Our Views: Suit raises big questions | The Advocate – The editors are concerned about how the Southeast Louisiana Flood Protection Authority-East decided to file its suit against oil and gas companies. They claim the board did not hold a public meeting to discuss its suit, nor did they meet in public to vote to file it. They say these omissions raise “troubling legal questions … The board’s actions seem to violate the spirit if not the letter of the Louisiana Open Meetings Law.”
Meet with us about oil, gas, pipeline lawsuit on Aug. 15, East Bank levee authority leader tells state | NOLA.com/The Times-Picayune — John Barry proposes that the levee authority and the Coastal Protection and Restoration Authority discuss the lawsuit during a public meeting.
BP mounts heavy media campaign as judge weighs spill case | Fuel Fix – Legal observers are baffled by the oil giant’s strategy to wage a high-profile media campaign just as a federal judge is determining punitive damages based on whether or not the company was “grossly negligent.”
Did Halliburton cut a good deal with Justice? | The Washington Post — An alarming detail from this story, which evaluates Halliburton’s plea deal regarding misdeeds after the 2010 oil spill.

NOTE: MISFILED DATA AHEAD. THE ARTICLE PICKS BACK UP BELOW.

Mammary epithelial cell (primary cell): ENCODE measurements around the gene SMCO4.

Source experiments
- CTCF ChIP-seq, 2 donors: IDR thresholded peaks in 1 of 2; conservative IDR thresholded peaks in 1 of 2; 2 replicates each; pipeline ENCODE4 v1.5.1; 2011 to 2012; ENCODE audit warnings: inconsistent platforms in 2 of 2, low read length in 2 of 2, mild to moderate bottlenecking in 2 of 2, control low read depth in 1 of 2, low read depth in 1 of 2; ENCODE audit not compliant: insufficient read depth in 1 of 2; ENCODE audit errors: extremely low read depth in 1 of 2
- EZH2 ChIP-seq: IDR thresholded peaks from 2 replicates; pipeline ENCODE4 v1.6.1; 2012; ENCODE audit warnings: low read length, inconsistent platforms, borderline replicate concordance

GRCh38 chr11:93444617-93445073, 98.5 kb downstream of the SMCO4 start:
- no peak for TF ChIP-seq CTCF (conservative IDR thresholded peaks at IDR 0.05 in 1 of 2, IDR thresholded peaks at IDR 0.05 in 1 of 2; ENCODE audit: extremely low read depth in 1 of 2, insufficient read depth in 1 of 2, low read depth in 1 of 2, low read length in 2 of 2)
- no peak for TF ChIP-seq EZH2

The “cementing technology director” who instructed two colleagues to destroy computer simulations that would have been evidence in the investigation of the oil spill has retained his anonymity and continues to work for the company, officials said. That, some legal experts say, undercuts whatever deterrent the case might have against future misdeeds.
Halliburton will be arraigned on a misdemeanor charge Wednesday.
Government & Politics
Federal judge rails against Louisiana Legislature, says will allow Baton Rouge voting rights case to go to trial | NOLA.com/The Times-Picayune –
The plaintiffs in the case, Baton Rouge residents Kenneth Hall and Byron Sharper, brought the suit in October 2012, stating that city court election sections should have been redrawn after census data showed the capital city became majority black more than a decade ago.
Layoffs rise, along with unemployment | Associated Press – This article tackles an issue explored by the Lens earlier this month. Despite optimism from the Jindal administration, unemployment has risen in Louisiana while it falls nationwide. Jindal’s economic development team disputes the notion that public-sector layoffs account for the growing jobless numbers. If trends continue, I’d add, Louisiana’s unemployment rate may eclipse the southern average, perhaps as soon as next month.